Tree Lighting

Click Here – to see my latest work in this area, ‘painting a christmas tree’

Pi Zero

We made use of a Pi zero as a controller for the WS2812B LED strips. 15 metres (3 rolls) of these strips were
wrapped around a tree. We made use of a logic level converter to convert the 3.3V output from a Pi to 5V.


We made use of this excellent library to actually drive
the WS2812B LEDs, specifically the provided Python API.

We wanted each light to pulse out an ID, to enable us to locate the (x,y) coordinates of each LED. To accomplish this we used
a simple digital format.

Digital Format

We make use of the following data format for the data the LEDs pulse out. We use 16 bits for the preamble, 10 bits for the ID, and 8 bits
for the checksum (which is CRC % 256). We finally encoded the data through Manchester encoding, to ensure at most there are two successive 1s or 0s.

{signal: [<br>
  {name:'preamble', wave: '1111010011001000' },<br>
  {name:'data',     wave: '0000000000' },<br>
  {name:'checksum', wave: '01000111' }<br>


Tree Calibration Video

In the following video you can see the pulses emitted by each of the LEDs, enabling us to determine the ID of an LED at a specific (x,y) coordinate
in the image.


Blob detection

We made use of OpenCV3 via Python3 to perform blob detection. We first thresholded the 720p image frame from the webcam, through the use of the following function call cv2.threshold(frame,200,255,0). We then made use of cv2.SimpleBlobDetector_create(params) to perform blob detection, to find the LEDs. In the following two images, you can see, the first is the original image from the webcam, the second shows blobs circled with a red circle.

The blob detection was performed in realtime from the webcam frames, while the frames where written to disk at 30fps, to enable later processing.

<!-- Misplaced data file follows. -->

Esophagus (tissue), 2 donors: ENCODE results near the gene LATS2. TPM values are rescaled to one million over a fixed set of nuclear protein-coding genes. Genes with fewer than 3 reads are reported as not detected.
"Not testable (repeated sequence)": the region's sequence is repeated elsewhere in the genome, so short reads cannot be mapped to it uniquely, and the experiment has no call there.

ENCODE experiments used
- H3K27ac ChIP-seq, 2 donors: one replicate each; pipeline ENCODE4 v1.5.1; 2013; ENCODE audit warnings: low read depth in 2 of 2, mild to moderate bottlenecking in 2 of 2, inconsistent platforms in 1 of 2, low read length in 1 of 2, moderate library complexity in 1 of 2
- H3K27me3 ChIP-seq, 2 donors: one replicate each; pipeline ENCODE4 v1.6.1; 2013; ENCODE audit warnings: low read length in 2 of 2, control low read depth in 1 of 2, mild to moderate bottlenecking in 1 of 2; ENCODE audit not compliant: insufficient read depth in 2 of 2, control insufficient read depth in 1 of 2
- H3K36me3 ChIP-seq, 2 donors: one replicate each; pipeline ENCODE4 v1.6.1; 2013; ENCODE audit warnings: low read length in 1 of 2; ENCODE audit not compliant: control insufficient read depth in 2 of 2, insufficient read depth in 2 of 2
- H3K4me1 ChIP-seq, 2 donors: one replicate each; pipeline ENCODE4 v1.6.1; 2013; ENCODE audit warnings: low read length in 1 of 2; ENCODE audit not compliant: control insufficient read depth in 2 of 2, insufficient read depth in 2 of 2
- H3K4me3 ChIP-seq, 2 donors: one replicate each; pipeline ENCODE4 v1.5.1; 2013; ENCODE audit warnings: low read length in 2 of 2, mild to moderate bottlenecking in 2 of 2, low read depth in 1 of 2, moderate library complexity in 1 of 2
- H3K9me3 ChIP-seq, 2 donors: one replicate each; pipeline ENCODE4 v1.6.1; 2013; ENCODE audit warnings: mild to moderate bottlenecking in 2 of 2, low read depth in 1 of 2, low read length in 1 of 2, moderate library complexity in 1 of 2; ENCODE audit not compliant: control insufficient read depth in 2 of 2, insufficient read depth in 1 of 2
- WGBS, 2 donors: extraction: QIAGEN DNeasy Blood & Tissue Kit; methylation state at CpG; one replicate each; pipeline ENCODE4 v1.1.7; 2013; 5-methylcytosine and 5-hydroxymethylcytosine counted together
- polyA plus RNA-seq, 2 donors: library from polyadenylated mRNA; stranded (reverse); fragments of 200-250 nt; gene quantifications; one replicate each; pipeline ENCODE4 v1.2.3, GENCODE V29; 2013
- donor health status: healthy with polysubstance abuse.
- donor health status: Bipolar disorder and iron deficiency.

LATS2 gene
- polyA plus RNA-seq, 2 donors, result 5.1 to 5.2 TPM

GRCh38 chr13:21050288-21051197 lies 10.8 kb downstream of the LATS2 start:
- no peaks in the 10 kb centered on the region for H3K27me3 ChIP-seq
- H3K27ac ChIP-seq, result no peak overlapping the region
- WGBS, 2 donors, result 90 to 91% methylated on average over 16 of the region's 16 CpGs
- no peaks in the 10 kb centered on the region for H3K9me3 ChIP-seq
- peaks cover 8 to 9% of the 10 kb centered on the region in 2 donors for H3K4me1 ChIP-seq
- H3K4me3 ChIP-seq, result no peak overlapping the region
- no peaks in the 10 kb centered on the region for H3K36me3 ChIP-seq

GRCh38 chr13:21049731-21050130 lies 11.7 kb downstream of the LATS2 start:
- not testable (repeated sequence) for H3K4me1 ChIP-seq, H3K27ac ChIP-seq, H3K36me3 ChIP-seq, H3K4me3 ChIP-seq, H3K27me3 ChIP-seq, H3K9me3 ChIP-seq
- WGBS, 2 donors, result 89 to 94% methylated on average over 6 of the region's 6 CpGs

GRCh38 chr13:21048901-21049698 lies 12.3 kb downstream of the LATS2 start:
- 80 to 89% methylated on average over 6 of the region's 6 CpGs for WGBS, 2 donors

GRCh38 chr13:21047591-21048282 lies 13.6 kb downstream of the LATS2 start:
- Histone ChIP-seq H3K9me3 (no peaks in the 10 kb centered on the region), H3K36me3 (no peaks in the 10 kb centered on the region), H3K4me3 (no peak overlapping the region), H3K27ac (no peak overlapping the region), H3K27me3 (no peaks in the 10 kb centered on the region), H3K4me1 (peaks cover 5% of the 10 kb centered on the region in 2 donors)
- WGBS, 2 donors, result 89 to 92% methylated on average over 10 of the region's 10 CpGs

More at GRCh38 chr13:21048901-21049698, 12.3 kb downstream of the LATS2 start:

Tree Tagged


The image to the left, shows the LEDs, which where successfully tagged, with an ID via our algorithm. We made use of a very simple algorithm to detect data bits from
the 30fps video we captured previously.

For each of the blobs in a frame, we check if a blob has been found within 8 pixels, of the current blob’s (x,y) coordinates, if it has, it is likely the same LED, so we update its (x,y) location, to that of the current blob. We then add the timestamp of the current frame to a list for the LED. If the blob hasn’t been seen before within this fixed distance, we add it.

Once we have successfully processed all frames, we are then able to discern the bits of data for each LED from the timestamps an LED was ‘on’. As we made use of manchester encoding, there can only ever be two ones or zeros next to each other.

We find the differences, between the frame timestamps, for each LED. We then iterate through each of these differences, if the difference < 60, we count the number of sucessive times we’ve seen a value < 60. If a blob has been present for <= 200ms, we class the LED as being on, and output a single bit. If it has been present for more than this we output two 1’s.

Once we have have generated a bitstream for each LED, we then make use of a sliding window to find the preamble which is 32 bits in manchester coding. We then attempt to extract the 10 bit ID, and perform checksum computation on the preamble + ID bits, and compare it to the checksum found from the LEDs bitstream.

Once we have successfully found a valid LED, we log its x,y coordinates and ID

Convert video to lights


We downloaded a video of a fire, and obtained the colour from the same (x,y) coordinate as the LEDs we detected from the tree.

We then were able to display these colours on a representation of the tree, which you can see below. We also store the these colours for each frame, and store them in a python list, which we are then able to pickle and pass to the raspberry pi to play out on the actual LEDs


Video of tree

Future work

We played around a bit with histogram backprojection to extract colours similar only to a red or green LED, to avoid ever having the LEDs completely off, however more work needs to be performed to represent data through colours.

We also intend to create a full 3D model of the tree, to light all sides of the tree.

Academic Research

This was just a hobby project to play with my WS2812B lights. For excellent academic research in this
area, checkout:

Source code

See for the source

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